Treasury Secretary Henry Paulson defended his decision to change how the $700 billion
financial bailout fund is used, telling CNBC that the spreading credit crisis forced the government to focus on injecting capital directly into banks instead of buying up toxic mortgage assets.
"By the time the process with Congress was completed, it was clear that we were facing a much more severe situation than we had envisioned earlier on," Paulson said in a live interview. "We have this limited pool of resources—big, but limited, $700 billion—and how do we use that, and get the maximum impact, and it's by putting capital in (banks)."
Paulson told a news conference on Wednesday that he would use the remaining funds in the $700 billion fund on a second round of purchases of preferred shares in both banks and non-bank institutions.
He also said the money could be used to shore up markets for securitized consumer debt such as car loans, student loans and credit cards, which could help restore credit flows to U.S. households.
"What changed was when we saw the commercial paper markets freeze up altogether, so good, mainstream corporations weren't able to raise money," Paulson said.
Setting up a system to buy up the bad mortgage debt from financial institutions also had become cumbersome, and Paulson said the Treasury needed to act quickly to stabilize the credit markets. As a result, the Treasury began to use the fund—known as the Troubled Asset Relief Program, or TARP—to inject capital directly into banks.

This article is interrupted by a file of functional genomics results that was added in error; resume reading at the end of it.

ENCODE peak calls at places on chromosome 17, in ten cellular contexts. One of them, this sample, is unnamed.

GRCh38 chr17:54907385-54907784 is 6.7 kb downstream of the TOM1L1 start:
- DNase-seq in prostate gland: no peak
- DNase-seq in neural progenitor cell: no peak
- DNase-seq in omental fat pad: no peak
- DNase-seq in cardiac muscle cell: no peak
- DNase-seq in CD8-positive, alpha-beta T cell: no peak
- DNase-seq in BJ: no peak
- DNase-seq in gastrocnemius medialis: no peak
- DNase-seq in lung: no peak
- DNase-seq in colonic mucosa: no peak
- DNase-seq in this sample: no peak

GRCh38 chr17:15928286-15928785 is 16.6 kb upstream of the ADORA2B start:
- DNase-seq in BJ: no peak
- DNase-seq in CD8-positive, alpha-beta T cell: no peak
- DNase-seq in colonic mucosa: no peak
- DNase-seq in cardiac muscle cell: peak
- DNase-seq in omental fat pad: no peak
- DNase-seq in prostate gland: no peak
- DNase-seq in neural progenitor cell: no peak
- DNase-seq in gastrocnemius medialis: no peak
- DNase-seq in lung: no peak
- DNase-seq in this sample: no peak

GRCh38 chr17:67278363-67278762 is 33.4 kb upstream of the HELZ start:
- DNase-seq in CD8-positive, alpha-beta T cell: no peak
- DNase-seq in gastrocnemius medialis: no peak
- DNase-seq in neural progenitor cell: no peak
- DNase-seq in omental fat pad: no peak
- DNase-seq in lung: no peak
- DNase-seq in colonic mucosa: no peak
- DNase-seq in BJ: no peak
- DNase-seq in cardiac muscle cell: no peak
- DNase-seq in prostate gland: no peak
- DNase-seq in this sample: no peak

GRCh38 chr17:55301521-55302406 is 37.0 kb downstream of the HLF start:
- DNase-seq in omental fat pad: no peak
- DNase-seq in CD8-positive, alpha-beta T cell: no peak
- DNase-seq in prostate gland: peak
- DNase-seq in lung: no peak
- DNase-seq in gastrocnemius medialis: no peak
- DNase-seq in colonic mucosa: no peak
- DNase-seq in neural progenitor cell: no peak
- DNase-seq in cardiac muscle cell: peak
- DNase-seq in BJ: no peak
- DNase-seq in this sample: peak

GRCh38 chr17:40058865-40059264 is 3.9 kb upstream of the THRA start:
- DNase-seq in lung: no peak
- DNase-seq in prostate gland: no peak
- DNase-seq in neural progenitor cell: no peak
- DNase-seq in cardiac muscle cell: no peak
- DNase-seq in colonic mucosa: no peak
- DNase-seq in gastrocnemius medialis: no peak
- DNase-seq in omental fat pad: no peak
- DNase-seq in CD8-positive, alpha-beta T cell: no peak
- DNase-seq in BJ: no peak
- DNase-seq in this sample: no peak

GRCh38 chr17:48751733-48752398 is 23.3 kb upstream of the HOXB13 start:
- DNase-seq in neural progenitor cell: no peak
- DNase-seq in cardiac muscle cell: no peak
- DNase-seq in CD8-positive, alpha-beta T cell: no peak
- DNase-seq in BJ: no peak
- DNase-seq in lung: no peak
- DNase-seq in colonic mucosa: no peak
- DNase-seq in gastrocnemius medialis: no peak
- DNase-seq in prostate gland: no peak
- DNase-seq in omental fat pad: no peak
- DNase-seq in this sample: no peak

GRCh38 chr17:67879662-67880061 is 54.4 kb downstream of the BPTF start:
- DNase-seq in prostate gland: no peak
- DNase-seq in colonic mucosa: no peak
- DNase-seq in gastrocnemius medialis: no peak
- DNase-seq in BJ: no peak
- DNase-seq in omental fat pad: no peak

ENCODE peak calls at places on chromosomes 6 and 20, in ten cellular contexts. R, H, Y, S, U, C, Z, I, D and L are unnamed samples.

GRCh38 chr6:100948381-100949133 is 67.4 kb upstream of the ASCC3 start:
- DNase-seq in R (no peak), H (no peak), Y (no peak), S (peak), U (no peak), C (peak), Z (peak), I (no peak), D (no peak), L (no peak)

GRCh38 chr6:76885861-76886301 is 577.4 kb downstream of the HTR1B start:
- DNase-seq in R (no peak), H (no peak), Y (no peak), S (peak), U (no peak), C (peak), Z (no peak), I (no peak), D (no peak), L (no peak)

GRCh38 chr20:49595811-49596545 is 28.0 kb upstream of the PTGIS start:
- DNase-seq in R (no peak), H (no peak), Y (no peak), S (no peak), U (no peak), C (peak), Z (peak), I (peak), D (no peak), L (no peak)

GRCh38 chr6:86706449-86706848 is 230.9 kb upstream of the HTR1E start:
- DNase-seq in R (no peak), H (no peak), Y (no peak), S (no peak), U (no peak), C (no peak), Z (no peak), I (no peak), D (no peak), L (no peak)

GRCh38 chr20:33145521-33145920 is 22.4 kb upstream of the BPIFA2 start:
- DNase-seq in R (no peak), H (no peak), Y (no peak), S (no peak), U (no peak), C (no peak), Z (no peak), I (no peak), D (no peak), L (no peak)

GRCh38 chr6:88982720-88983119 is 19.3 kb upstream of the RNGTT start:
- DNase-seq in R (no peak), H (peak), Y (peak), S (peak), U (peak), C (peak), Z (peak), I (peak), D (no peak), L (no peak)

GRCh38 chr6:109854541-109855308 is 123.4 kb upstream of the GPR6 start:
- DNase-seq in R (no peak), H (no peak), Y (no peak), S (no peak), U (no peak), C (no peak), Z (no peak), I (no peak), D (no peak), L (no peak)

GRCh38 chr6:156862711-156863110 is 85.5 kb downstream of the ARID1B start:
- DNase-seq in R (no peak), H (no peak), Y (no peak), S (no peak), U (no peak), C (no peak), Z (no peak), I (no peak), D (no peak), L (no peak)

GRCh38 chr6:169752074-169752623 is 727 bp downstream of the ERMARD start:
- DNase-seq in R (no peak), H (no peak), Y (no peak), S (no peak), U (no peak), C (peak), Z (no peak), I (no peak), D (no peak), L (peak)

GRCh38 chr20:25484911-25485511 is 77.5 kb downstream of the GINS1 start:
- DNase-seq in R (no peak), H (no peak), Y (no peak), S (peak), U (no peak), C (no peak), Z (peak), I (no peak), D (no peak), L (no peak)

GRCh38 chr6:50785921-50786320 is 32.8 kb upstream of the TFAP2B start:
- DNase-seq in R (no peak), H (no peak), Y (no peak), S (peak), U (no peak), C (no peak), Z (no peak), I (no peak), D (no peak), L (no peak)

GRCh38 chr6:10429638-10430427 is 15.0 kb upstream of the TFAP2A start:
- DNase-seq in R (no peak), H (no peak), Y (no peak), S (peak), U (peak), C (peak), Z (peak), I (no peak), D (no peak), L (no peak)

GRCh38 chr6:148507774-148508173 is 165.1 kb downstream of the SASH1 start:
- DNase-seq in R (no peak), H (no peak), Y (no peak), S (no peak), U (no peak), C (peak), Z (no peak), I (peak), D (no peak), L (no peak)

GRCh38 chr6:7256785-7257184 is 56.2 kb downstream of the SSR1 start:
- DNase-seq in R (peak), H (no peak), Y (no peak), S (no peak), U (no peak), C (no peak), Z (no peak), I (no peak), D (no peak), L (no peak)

"The major purpose of the TARP was to stabilize the financial system, first and foremost, and the number two, to get lending going," Paulson added. "I think the system has been stabilized. I don't think people are going to bed at night wondering which major financial institution might have a problem."
Still, the change in strategy has been sharply criticized in Congress and Wall Street. Earlier Friday, a House committee took one of Paulson's deputies, Neel Kashkari, to task for what one member said was "a bait and switch."
Paulson again deflected such criticism, saying he was obligated to change strategies as the situation changed.
"You're never going to get me to apologize for being so prudent as to change a strategy when the facts change, and to do it in a way that protects the taxpayer," he said.